Obligation or Opportunity—A Wall or a Bridge?

Dec 4, 2020

I’ve been thinking a lot about these words lately—obligation and opportunity.

It started in a divorce mediation session about a month ago. The clients were discussing the concept of right of first refusal in their parenting plan. In many parenting time schedules, the parents agree that, if one parent is not available during his/her scheduled parenting time (because of a work commitment in the evening or on a weekend, for example), that parent agrees to offer the other parent the chance to have unscheduled time with the child (or children).

So in this discussion, the mother observed that one could look at this concept as either an obligation—one parent has to contact the other parent and the second parent could rearrange his/her life to be available—or an opportunity—one parent offers the other parent extra time with the children).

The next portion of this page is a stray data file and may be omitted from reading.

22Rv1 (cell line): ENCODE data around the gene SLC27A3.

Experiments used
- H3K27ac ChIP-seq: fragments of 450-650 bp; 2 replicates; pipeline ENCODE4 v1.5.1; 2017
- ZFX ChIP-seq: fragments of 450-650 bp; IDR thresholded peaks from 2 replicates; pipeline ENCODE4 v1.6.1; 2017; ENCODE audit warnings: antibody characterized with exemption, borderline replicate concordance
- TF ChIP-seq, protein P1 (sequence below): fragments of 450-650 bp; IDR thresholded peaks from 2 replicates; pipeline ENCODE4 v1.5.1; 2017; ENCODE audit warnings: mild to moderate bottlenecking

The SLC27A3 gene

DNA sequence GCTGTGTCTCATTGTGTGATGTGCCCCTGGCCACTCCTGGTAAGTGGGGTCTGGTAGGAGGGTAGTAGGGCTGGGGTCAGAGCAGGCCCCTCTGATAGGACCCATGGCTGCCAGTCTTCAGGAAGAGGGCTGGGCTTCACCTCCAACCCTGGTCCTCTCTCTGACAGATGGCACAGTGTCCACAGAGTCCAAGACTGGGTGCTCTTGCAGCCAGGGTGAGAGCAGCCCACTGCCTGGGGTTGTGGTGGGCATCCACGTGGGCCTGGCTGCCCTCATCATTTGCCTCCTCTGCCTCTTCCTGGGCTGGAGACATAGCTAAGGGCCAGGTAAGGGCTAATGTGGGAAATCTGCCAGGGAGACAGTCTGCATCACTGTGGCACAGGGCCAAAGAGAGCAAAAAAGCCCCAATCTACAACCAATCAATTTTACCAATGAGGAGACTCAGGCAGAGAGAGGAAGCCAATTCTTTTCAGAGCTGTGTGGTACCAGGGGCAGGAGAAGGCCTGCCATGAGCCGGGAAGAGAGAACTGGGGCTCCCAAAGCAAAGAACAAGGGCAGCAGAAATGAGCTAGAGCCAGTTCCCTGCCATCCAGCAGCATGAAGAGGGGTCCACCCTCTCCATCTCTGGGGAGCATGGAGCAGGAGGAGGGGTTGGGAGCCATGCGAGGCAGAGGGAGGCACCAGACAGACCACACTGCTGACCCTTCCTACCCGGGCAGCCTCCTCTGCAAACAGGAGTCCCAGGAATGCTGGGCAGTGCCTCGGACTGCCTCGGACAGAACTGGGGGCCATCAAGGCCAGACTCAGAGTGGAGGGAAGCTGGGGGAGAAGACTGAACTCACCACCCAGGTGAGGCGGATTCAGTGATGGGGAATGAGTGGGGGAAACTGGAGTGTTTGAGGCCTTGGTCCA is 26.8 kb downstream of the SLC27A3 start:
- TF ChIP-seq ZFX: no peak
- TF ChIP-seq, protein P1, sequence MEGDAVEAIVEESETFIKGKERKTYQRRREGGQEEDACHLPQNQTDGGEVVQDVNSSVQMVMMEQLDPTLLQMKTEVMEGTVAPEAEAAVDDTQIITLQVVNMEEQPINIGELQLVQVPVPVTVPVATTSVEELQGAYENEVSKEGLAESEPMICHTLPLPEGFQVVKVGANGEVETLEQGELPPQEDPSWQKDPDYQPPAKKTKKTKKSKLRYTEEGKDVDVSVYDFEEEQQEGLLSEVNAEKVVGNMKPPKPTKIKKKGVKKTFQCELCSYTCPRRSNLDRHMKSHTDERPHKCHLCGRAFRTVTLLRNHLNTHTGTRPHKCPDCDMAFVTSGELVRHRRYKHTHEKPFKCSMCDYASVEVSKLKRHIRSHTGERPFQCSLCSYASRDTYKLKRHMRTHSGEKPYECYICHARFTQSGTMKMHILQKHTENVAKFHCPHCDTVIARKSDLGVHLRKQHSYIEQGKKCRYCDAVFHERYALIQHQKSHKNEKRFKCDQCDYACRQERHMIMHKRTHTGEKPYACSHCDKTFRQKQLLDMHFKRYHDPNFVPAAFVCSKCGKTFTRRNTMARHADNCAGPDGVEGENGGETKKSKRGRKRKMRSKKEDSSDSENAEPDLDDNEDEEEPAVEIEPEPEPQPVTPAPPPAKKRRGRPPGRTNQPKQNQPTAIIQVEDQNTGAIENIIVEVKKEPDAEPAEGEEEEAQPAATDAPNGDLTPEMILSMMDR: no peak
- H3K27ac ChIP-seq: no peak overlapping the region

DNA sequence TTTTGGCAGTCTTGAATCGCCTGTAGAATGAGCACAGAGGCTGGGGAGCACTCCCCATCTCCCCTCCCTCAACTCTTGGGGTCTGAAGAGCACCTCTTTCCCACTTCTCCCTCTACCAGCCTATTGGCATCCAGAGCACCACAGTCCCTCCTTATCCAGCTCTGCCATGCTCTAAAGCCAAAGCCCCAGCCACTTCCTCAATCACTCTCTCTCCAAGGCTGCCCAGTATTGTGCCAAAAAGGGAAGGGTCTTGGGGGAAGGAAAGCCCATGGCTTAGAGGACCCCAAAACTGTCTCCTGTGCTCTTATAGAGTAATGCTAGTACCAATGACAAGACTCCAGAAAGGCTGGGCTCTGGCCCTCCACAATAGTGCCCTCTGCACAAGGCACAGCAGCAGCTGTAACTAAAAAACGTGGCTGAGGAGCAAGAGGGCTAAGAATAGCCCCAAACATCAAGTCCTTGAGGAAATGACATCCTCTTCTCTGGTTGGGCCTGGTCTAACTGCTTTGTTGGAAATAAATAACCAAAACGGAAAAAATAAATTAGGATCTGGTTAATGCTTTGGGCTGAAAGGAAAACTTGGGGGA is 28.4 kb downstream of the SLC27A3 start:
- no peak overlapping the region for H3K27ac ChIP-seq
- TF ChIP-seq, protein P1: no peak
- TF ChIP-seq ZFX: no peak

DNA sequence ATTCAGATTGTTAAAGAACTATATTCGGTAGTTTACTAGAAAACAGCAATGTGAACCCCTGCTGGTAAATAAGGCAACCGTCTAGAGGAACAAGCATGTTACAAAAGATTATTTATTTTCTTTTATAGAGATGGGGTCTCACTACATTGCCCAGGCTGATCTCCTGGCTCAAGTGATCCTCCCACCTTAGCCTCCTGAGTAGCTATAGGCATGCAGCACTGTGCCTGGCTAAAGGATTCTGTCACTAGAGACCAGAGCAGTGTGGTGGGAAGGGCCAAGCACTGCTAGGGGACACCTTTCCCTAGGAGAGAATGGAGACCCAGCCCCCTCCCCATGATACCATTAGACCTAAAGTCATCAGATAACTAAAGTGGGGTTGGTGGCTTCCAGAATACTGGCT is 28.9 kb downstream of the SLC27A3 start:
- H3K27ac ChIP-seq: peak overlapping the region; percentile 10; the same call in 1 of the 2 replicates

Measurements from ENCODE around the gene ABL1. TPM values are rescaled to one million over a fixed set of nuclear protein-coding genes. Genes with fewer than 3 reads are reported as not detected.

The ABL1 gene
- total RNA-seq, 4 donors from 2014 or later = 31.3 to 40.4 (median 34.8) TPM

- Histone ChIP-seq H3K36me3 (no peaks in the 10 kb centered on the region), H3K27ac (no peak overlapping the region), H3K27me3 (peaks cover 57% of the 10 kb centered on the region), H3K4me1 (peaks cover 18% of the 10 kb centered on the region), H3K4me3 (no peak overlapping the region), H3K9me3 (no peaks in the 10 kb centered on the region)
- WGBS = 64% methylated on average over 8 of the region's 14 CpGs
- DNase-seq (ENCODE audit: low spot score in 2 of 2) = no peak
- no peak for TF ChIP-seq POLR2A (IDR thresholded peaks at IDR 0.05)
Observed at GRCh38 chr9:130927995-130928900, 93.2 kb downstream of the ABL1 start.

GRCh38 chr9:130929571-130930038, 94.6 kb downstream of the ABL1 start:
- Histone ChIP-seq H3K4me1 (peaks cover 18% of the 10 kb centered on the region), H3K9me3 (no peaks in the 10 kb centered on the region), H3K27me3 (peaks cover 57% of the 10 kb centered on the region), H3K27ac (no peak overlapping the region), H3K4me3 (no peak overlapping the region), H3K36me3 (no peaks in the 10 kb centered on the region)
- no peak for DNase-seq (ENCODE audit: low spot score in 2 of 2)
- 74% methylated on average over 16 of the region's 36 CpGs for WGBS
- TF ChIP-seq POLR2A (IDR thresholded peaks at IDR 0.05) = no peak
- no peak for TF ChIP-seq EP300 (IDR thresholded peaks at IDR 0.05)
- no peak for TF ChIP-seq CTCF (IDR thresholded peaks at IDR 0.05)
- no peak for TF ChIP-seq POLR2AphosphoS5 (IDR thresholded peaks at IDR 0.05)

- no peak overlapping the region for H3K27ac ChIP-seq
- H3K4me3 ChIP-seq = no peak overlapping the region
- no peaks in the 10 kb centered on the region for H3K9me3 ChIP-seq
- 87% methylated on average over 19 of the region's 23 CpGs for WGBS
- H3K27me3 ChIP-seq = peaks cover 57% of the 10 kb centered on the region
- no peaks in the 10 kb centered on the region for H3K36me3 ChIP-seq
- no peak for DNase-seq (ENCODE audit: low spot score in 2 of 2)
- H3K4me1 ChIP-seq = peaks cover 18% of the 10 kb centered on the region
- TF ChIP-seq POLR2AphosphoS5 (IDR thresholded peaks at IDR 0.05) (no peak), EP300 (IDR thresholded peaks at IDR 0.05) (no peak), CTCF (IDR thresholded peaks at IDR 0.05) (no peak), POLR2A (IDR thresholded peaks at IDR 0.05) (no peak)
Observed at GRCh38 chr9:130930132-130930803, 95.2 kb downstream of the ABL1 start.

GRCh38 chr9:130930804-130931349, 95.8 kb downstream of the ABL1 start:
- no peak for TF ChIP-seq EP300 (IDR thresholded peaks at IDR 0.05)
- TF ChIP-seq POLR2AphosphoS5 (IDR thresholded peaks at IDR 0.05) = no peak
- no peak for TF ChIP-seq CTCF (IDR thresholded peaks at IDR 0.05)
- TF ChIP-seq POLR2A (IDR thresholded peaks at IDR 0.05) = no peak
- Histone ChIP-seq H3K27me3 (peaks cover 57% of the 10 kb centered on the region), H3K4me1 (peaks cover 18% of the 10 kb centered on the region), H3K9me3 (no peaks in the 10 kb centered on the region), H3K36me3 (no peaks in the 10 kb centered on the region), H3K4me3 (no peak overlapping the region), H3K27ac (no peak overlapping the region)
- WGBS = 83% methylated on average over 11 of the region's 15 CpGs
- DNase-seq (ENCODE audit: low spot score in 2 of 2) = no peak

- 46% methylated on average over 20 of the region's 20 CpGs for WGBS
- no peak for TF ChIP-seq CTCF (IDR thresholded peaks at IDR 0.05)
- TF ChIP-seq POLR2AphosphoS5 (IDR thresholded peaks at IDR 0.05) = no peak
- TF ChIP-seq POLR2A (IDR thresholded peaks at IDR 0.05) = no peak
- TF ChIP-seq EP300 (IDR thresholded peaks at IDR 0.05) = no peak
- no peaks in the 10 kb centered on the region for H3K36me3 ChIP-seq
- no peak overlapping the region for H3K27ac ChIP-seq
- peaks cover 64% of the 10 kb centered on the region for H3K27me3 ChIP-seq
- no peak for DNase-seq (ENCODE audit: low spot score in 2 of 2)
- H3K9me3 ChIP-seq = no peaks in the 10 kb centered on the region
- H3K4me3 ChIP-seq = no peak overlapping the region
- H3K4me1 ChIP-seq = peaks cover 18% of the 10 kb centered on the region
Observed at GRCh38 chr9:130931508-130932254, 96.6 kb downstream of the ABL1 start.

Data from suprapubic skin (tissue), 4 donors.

In that moment, I sensed that there was a pearl of wisdom in this casual observation.

And so, with further reflection, I focused on what it feels like to be obligated to take an action. Is being obligated like being controlled (often an underlying cause for a spouse to want a marriage to end)? If seen as an extension or continuation of control or coercion, of course there will be resistance and push back. Even the suggestion can create another wall between the spouses. Viewing it this way, past resentment can then impede progress in moving forward with their separate lives.

On the other hand, what about shifting this view to seeing new circumstances as an opportunity?

  • Parents can invite each other to use this transition to reimagine parenting in two households.
  • New opportunities can replace the negative emotions surrounding a marital relationship that has failed with the possibilities of constructive co-parenting.

Through this lens, opportunity can be a gift to and from each other, given with positive intent and received with acknowledgement.

I am reminded that mediation, with its focus on the future and all that it can offer to resolve uncertainty, is a process that can explore new opportunities as a bridge to future possibilities.

As I consider these differing views, I am reminded that mediation, with its focus on the future and all that it can offer to resolve uncertainty, is a process that can explore new opportunities as a bridge to future possibilities.